Environment NGO Lingkod Tao Kalikasan (LTK) reports that an unauthorized GMO rice variety called LLRICE601, developed by the US Bayer CropScience, was discovered in rice samples from the US South rice-growing region.
LTK raises the possibility that if the US cannot sell its GM contaminated rice…it might dump it as food aid or as 'loan'", citing the recent signing of the US Public Law 480 agreement for 2006 between Finance Secretary Margarito Teves and US Ambassador to the Philippines Kristie Kenny.
The accord involves a $20-million loan for the importation of 69,000 metric tons of US rice to arrive early next year. The LTK fears the entry of the unauthorized GM long grain rice via this loan agreement.
The LTK is, thus, requesting the Department of Agriculture to impose moratorium on the importation of US long grain rice, as well as a mandatory test of all such US imports. This is precisely what the EU and Japan did. The EU required tests on all rice imports from the US, and Japan banned it altogether. The move was prompted by US authorities admitting that the unapproved GMO rice was among the exports to Europe.
The LTK is conducting an e-mail campaign to ask readers to write letters to our Department of Agriculture and pressure it to ban US rice imports. The sale of all types of GMO agricultural products is finding strong resistance from European and Japanese markets. With the shrinking global market for GMO rice, it is indeed possible that the same would be dumped in Third World countries with weak regulatory systems. It is ironic that the US rice industry went into GMO rice production for better profits, but is now achieving the exact opposite. This should be a lesson for the Philippines not to jump into the GM bandwagon.
The sinister aspect of PL 480 is the hand of the powerful lobby group of biotech multinationals, its tentacles reaching the US embassy here. One of the lobby group's pawn is the US Food and Drug Administration (FDA) which is facing a class action law suit from a coalition of about 50 organizations of environmentalists, consumers, physicians, food safety advocates, and scientists.
They charge the FDA of "failure to adopt any premarket safety requirements for GE food and for failing to require labels so consumers are informed if foods contain ingredients from GE products" (third World Network Malaysia, June 13, 2006). The FDA says GMO crops are "safe" based on scant information voluntarily given by biotech firms. The FDA failed to stop the commercialization of Starlink GMO corn which "cost American farmers hundreds of millions of dollars in lost exports" (Center for Food Safety, June 7, 2000). GMO crops are widely grown throughout the US unregulated, and the Missouri-based Monsanto is its global leader.
The US Agriculture department is another biotech pawn. US environmentalists are calling for a moratorium on open air testing of GMOs for vaccines and medicines. A federal court found the Agriculture department guilty of allowing firms to plant such crops in Hawaii without first investigating possible threats to the environment. Before the court decision, corn and sugarcane plants modified to produce human hormones, ingredients for vaccines against AIDS and Hepatitis B, had been harvested (Washington Post, Aug. 16, 2006). Pharmaceutical firms turn to GMO "biopharming" because it is much cheaper to produce their inputs in the field than in the laboratory.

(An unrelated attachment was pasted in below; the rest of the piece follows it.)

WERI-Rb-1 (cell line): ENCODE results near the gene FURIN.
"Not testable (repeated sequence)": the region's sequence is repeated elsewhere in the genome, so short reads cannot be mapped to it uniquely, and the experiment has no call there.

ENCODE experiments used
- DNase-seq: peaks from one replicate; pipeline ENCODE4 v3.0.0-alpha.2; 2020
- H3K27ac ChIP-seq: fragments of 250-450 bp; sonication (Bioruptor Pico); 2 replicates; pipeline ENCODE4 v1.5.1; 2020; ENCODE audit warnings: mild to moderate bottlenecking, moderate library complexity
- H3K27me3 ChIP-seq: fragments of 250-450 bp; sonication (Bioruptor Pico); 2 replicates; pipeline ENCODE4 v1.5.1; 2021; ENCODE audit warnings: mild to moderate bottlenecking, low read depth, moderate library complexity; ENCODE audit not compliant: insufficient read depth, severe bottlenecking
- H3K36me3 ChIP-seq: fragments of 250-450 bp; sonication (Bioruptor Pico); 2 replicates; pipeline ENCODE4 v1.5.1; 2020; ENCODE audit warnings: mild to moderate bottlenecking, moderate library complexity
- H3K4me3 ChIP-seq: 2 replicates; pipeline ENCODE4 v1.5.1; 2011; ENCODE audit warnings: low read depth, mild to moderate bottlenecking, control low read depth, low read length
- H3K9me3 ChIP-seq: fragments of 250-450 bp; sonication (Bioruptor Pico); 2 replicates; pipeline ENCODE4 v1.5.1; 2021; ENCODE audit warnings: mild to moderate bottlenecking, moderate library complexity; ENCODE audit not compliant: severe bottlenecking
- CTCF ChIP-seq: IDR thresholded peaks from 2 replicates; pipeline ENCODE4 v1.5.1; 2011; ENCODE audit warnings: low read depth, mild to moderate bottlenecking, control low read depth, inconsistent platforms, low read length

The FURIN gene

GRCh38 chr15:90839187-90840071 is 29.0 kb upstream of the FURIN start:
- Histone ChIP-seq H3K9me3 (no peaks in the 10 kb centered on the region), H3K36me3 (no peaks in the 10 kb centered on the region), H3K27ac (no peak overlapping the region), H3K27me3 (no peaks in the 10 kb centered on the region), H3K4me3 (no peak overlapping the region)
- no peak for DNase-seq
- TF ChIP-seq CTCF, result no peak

The core of the problem is the fact that GMO contamination is irreversible. Once the genetic traits of modified varieties are passed on through cross-pollination, there is no way to undo the process. And the spread can be very quick. This is now the predicament of the US rice industry. The whole world is now rejecting US rice imports to safeguard their own rice varieties from contamination. The biotech firms have to recover their money by dumping the rejected GMO rice on Third World nations.
Because GMO technology is in its infancy, its consequent effects are relatively still unknown. But in spite of the many negative reports GMO multinationals consider this as the thing of the future. Their scientists claim GMOs are "safe" sans a long-term study on its effects. Some of these are just starting to emerge. There is along gestation period for these safety tests because symptoms may appear only much later, or upon reaching a certain cumulative level beyond the body's tolerance.
The GMO scientists of biotech firms have a strange logic. They want proof GMOs are unsafe. If there is none, they consider these safe. Skeptic scientists want proof these are safe. If there is none, they consider these unsafe precisely because of the many negative reports.
During GMA's visit to China, one of the talking points was the importation of Chinese GMO rice. I just hope there was no binding agreement or a quid pro quo on this. Because rice is a basic and critical food commodity and produced all over the Philippines, and because GMO contamination is irreversible and can spread fast, the import of GMO rice can raise havoc on our agricultural system. We are a rice country.
The only way the GMO multinationals can prove the safety of their products is to make guinea pigs of people who will take them. Third World nations are the prime targets of multinationals because their regulatory systems lack teeth, and bureaucrats and tribal communities are much easier to bribe.
GMOs were developed by multinationals to control Third World agriculture. That is why they are patented right away. Yet the seeds were taken from the very countries to which they will sell their products, termed by environmentalists as "biopiracy". They also want to simply minimize production costs in pharmaceuticals. Like the EU and Japan, we have to be vigilant against this type of global multinationalism.